The polystyrene standards were dissolved at 80 ° C for 30 minutes with gentle agitation. The narrow standard mixture is first run and follows the decreasing order of the "highest molecular weight components" to minimize degradation. The polystyrene standard peak molecular weight was converted to polyethylene molecular weight using Equation 1 (eg, Williams and Ward, J. Polym. Sci. , Polym. Letters, 6,621 ( (1968): M polyethylene = A x (M polystyrene) B (Equation 1), where M is the molecular weight, A is equal to 0.4316 and B is equal to 1.0.

The number average molecular weight (Mn (conventional gpc)), the weight average molecular weight (Mw - conventional gpc), and the z average molecular weight (Mz (known gpc)) were calculated according to the following Equation 2 to Equation 4.

In Equations 2 through 4, RV is the column retention volume (linear spacing) collected at 1 point per second, and IR is the IR detector signal from the baseline of the IR5 measurement channel of the GPC instrument. volts, and the polyethylene M PE equation 1 by measuring the equivalent - MW. Data calculation was performed using "GPC One Software (2.013H version)" from Perri Mocha.

Creep zero shear viscosity measurement method

Zero shear viscosity was obtained via creep test using a "25 mm diameter" parallel plate at 190 °C on an AR G2 stress controlled rheometer (TA Instruments; New Castle, Del.) get on. Set the rheometer oven to the test temperature for at least 30 minutes, then zero the fitting. At the test temperature, a compression molded sample sheet was inserted between the plates and allowed to equilibrate for five minutes. The upper plate was then lowered to 50 μm above the desired test gap (1.5 mm) (instrument setting). Trim any excess material and lower the upper plate to the desired clearance. The measurement was carried out at a flow rate of 5 L/min under a nitrogen purge. The preset creep time is set to two hours. Each sample was compression molded into a "2 mm thick by 25 mm diameter" circular sheet in air at 177 ° C under a pressure of 10 MPa for five minutes. The sample was then taken from the press and placed on the table to cool.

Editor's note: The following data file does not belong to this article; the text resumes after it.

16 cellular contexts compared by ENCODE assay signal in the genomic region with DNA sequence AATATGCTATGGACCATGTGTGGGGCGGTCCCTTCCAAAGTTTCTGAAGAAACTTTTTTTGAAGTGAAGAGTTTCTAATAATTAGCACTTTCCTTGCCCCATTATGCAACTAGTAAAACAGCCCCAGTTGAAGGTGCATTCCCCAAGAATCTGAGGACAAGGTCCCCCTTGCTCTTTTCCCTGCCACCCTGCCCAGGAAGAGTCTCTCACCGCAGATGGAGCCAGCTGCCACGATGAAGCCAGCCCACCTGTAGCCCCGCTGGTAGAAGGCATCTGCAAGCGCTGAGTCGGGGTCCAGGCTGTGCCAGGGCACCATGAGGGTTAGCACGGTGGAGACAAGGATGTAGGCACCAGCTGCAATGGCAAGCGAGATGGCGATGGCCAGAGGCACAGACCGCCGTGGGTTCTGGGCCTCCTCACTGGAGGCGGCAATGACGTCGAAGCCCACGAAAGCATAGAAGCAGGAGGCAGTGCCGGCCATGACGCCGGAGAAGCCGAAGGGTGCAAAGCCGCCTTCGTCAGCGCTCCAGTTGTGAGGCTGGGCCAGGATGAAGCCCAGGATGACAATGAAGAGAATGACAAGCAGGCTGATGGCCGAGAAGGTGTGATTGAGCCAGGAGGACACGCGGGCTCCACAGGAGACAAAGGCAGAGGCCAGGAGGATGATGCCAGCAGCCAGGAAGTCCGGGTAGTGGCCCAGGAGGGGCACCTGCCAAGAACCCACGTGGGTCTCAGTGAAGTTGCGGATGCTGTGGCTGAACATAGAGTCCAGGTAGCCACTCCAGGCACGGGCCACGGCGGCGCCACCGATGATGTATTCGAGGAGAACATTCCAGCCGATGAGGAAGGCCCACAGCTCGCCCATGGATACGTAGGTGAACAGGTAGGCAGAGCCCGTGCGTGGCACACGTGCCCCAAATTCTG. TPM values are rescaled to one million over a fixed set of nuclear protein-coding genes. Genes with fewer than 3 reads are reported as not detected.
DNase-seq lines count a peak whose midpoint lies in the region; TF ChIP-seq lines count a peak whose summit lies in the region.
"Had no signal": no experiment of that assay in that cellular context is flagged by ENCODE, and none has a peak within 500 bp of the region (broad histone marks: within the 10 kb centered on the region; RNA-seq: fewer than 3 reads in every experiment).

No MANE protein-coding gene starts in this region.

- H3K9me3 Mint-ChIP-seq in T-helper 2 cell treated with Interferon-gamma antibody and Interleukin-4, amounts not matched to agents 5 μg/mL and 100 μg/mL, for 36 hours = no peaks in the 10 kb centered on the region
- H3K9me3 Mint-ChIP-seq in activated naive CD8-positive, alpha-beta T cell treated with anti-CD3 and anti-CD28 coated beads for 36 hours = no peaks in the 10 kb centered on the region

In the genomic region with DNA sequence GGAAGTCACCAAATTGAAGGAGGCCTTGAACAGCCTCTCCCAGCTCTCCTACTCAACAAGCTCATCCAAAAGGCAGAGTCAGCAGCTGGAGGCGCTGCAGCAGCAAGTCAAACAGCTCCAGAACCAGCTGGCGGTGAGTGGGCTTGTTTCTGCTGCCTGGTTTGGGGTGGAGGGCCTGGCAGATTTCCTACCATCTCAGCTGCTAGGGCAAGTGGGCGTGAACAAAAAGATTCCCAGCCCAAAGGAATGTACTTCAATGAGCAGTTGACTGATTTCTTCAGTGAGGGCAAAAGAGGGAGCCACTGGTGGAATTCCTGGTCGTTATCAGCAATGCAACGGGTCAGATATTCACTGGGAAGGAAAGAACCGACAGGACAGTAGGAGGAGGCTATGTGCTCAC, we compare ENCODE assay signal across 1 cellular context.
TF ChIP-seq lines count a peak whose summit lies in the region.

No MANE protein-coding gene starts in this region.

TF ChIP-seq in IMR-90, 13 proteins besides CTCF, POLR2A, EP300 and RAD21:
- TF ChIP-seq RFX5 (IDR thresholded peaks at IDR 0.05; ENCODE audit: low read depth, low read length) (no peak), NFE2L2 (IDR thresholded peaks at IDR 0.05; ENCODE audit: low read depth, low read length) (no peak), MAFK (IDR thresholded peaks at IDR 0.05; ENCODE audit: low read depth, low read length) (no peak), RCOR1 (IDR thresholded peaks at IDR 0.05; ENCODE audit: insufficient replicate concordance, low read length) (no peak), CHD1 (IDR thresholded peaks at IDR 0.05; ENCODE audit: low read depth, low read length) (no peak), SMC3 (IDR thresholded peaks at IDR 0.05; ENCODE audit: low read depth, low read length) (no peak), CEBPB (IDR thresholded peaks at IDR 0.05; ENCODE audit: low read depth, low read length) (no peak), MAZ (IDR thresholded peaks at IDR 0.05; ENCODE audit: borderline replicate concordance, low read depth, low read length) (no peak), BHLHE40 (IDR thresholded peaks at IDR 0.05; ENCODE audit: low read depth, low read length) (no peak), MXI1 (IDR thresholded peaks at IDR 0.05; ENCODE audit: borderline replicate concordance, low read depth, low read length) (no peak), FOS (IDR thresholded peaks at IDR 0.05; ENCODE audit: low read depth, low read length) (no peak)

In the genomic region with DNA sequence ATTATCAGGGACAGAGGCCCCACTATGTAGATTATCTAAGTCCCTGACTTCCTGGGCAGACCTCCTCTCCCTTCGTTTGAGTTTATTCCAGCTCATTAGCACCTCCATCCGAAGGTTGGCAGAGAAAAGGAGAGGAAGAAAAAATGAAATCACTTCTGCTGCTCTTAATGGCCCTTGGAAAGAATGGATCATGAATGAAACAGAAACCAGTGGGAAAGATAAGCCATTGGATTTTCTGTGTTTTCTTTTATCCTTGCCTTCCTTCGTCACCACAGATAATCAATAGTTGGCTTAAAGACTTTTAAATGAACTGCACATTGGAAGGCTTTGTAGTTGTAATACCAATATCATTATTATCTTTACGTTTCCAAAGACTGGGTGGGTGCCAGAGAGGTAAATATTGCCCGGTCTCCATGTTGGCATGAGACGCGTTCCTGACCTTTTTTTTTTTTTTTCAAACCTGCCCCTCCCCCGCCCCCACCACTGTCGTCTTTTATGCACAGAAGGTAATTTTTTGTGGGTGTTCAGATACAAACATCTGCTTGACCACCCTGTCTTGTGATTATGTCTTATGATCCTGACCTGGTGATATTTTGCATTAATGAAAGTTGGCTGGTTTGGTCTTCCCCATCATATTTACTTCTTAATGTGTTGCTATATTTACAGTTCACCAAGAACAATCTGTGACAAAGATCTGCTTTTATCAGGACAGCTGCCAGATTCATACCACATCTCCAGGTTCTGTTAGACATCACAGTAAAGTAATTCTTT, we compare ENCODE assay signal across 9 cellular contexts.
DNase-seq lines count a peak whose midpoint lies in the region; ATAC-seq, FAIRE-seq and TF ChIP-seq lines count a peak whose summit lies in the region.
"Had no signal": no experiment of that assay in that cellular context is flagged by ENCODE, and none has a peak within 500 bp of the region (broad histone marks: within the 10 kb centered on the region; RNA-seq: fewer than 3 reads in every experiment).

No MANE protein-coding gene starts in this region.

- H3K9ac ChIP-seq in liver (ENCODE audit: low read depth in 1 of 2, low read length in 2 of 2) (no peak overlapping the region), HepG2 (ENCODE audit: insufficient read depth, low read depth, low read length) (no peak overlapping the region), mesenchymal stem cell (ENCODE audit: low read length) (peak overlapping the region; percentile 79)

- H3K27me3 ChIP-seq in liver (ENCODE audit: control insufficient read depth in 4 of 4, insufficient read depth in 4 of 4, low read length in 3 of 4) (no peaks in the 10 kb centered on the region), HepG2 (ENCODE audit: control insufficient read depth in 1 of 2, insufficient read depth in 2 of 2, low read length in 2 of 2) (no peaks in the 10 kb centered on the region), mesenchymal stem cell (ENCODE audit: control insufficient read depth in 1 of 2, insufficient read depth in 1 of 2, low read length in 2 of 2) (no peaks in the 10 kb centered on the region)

A constant low shear stress of 20 Pa was applied to all samples to ensure that the steady state shear rate was low enough to be in the Newtonian region. For the samples in this study, the resulting steady state shear rate was in the range of 10 -3 to 10 -4 s -1 . Steady state is determined by obtaining a linear regression of all data in the last 10% time window of the graph of log(J(t)) versus log(t), where J(t) is creep compliance and t is the creep time. If the slope of the linear regression is greater than 0.97, it is considered to reach steady state, then the creep test is stopped. In all cases in this study, the slope met the criteria within one hour. The steady shear rate is determined from the slope of the linear regression of all data points in the last 10% time window of the graph "ε vs t", where ε is the strain. The zero shear viscosity was determined from the ratio of applied stress to steady shear rate.

To determine if the sample degraded during the creep test, the same sample was subjected to a small oscillatory shear test of 0.1 to 100 rad/s before and after the creep test. The complex viscosity values of the two tests were compared. If the difference in viscosity values at 0.1 rad/s is greater than 5%, then the sample is considered to have degraded during the creep test and the results are discarded.

The zero shear viscosity ratio (ZSVR) is defined as the ratio of the zero shear viscosity (ZSV) of the branched polyethylene material to the ZSV of the linear polyethylene material at the equivalent average molecular weight (Mw (known gpc)) (see ANTEC meeting below). Journal), which is based on Equation 5 below:

The ZSV value was obtained by the creep test at 190 °C via the method described above. The Mw (conventional gpc) value is determined by a conventional GPC method (Equation 3) as discussed above. The correlation between ZSV of linear polyethylene and its Mw (conventional gpc) was established based on a series of linear polyethylene reference materials. A description of the ZSV-Mw relationship can be found in the ANTEC journal: Karjala et al., " Detection of Low Levels of Long-chain Branching in Polyolefins ", 66th Society of Plastic Engineers Annual Technical Conference-Society of Plastics Engineers (2008), 887-891.

1 H NMR method

A stock solution (3.26 g) was added to "0.133 g of polymer sample" in a 10 mm NMR tube. The stock solution was a mixture of tetrachloroethane-d 2 (TCE) and perchloroethylene (50:50, w:w) having 0.001 M Cr 3+ . The solution in the tube was purged with N 2 for 5 minutes to reduce the amount of oxygen. The capped sample tube was allowed to stand overnight at room temperature to expand the polymer sample. The sample was dissolved by periodic vortex mixing at 110 °C. The sample is free of additives which can contribute to unsaturation, such as slip agents such as erucamide. Each 1 H NMR analysis was run on a Bruker AVANCE 400 MHz spectrometer at 120 °C using a 10 mm cryoprobe.